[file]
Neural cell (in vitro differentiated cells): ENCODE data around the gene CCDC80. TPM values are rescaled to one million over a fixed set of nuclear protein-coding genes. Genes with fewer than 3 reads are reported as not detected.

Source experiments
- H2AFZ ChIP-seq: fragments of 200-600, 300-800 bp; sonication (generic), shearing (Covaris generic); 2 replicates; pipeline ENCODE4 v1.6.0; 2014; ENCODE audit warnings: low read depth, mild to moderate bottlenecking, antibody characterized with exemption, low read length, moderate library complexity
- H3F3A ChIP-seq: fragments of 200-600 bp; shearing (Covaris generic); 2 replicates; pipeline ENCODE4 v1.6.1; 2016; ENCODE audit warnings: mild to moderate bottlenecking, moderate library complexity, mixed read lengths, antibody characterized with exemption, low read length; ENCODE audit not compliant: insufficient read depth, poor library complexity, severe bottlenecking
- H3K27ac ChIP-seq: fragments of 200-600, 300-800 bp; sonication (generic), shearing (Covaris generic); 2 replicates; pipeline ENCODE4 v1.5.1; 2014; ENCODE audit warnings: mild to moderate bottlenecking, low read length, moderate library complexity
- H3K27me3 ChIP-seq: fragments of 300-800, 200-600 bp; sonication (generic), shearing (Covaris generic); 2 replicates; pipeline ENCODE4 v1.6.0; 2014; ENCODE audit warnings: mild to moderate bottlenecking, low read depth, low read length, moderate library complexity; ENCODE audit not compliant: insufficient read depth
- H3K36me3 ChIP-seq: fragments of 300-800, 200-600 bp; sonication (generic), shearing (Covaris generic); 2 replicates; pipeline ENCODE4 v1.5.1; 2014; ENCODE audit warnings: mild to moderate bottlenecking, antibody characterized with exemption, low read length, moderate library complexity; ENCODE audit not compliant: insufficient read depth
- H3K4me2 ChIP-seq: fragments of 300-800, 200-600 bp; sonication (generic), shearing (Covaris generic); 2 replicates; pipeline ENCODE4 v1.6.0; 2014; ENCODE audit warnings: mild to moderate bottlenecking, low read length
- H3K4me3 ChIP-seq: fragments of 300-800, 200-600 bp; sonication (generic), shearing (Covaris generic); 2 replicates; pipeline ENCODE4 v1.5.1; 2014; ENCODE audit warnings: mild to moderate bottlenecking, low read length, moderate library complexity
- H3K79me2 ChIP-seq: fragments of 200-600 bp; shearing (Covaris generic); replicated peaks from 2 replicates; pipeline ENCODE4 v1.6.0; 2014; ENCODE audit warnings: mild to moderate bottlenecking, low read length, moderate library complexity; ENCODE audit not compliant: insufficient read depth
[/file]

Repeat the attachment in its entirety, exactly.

Neural cell (in vitro differentiated cells): ENCODE data around the gene CCDC80. TPM values are rescaled to one million over a fixed set of nuclear protein-coding genes. Genes with fewer than 3 reads are reported as not detected.

Source experiments
- H2AFZ ChIP-seq: fragments of 200-600, 300-800 bp; sonication (generic), shearing (Covaris generic); 2 replicates; pipeline ENCODE4 v1.6.0; 2014; ENCODE audit warnings: low read depth, mild to moderate bottlenecking, antibody characterized with exemption, low read length, moderate library complexity
- H3F3A ChIP-seq: fragments of 200-600 bp; shearing (Covaris generic); 2 replicates; pipeline ENCODE4 v1.6.1; 2016; ENCODE audit warnings: mild to moderate bottlenecking, moderate library complexity, mixed read lengths, antibody characterized with exemption, low read length; ENCODE audit not compliant: insufficient read depth, poor library complexity, severe bottlenecking
- H3K27ac ChIP-seq: fragments of 200-600, 300-800 bp; sonication (generic), shearing (Covaris generic); 2 replicates; pipeline ENCODE4 v1.5.1; 2014; ENCODE audit warnings: mild to moderate bottlenecking, low read length, moderate library complexity
- H3K27me3 ChIP-seq: fragments of 300-800, 200-600 bp; sonication (generic), shearing (Covaris generic); 2 replicates; pipeline ENCODE4 v1.6.0; 2014; ENCODE audit warnings: mild to moderate bottlenecking, low read depth, low read length, moderate library complexity; ENCODE audit not compliant: insufficient read depth
- H3K36me3 ChIP-seq: fragments of 300-800, 200-600 bp; sonication (generic), shearing (Covaris generic); 2 replicates; pipeline ENCODE4 v1.5.1; 2014; ENCODE audit warnings: mild to moderate bottlenecking, antibody characterized with exemption, low read length, moderate library complexity; ENCODE audit not compliant: insufficient read depth
- H3K4me2 ChIP-seq: fragments of 300-800, 200-600 bp; sonication (generic), shearing (Covaris generic); 2 replicates; pipeline ENCODE4 v1.6.0; 2014; ENCODE audit warnings: mild to moderate bottlenecking, low read length
- H3K4me3 ChIP-seq: fragments of 300-800, 200-600 bp; sonication (generic), shearing (Covaris generic); 2 replicates; pipeline ENCODE4 v1.5.1; 2014; ENCODE audit warnings: mild to moderate bottlenecking, low read length, moderate library complexity
- H3K79me2 ChIP-seq: fragments of 200-600 bp; shearing (Covaris generic); replicated peaks from 2 replicates; pipeline ENCODE4 v1.6.0; 2014; ENCODE audit warnings: mild to moderate bottlenecking, low read length, moderate library complexity; ENCODE audit not compliant: insufficient read depth